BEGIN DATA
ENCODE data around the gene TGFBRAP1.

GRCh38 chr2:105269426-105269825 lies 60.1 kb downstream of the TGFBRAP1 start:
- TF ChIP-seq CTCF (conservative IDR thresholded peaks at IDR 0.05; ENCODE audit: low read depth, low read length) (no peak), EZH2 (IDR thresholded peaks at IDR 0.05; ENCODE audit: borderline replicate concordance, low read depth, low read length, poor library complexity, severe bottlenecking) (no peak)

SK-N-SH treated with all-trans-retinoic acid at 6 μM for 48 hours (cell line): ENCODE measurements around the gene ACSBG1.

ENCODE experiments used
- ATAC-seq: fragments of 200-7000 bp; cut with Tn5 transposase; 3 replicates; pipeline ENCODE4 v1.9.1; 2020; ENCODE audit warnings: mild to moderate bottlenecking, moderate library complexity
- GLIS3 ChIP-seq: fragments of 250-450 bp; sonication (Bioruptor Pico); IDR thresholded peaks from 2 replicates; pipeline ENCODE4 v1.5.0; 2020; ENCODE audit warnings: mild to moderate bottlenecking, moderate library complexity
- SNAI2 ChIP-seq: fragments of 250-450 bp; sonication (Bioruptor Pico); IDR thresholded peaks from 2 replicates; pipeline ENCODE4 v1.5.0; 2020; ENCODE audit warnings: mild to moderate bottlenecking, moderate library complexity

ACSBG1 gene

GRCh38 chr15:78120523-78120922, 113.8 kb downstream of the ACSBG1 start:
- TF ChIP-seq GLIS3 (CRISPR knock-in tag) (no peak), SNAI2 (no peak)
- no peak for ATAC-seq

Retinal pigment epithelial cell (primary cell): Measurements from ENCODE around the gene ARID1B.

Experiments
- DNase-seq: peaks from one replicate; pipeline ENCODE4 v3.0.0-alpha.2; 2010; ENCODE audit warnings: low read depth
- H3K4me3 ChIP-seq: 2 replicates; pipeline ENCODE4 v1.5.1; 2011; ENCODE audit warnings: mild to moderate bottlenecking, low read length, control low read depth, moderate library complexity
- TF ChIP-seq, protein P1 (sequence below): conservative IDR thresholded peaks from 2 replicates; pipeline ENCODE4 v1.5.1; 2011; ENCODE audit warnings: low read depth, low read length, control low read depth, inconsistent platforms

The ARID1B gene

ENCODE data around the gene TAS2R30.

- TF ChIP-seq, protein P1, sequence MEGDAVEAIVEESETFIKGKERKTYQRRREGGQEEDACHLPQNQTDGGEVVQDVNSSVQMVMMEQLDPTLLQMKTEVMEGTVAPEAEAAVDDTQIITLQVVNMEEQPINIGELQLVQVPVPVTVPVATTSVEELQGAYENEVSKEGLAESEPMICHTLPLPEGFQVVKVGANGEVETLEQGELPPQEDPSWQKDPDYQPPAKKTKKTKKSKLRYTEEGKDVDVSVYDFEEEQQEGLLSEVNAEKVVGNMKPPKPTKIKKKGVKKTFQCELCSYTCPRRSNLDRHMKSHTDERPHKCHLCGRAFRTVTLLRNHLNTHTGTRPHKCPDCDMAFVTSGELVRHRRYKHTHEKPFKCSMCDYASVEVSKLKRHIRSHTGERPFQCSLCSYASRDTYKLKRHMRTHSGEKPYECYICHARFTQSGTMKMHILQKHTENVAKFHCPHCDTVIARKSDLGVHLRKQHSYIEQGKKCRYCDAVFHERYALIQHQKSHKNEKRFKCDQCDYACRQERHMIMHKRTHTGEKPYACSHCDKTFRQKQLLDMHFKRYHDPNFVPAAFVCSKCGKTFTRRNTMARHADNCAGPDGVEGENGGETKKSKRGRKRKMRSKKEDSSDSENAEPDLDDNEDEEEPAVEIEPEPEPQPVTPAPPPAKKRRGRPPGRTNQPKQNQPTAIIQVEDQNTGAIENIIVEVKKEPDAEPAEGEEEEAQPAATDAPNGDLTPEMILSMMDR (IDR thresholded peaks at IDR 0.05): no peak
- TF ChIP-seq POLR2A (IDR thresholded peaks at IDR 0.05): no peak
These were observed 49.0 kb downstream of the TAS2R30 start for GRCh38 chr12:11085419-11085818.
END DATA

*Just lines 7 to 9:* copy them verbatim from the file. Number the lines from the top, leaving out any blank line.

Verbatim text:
- GLIS3 ChIP-seq: fragments of 250-450 bp; sonication (Bioruptor Pico); IDR thresholded peaks from 2 replicates; pipeline ENCODE4 v1.5.0; 2020; ENCODE audit warnings: mild to moderate bottlenecking, moderate library complexity
- SNAI2 ChIP-seq: fragments of 250-450 bp; sonication (Bioruptor Pico); IDR thresholded peaks from 2 replicates; pipeline ENCODE4 v1.5.0; 2020; ENCODE audit warnings: mild to moderate bottlenecking, moderate library complexity

ACSBG1 gene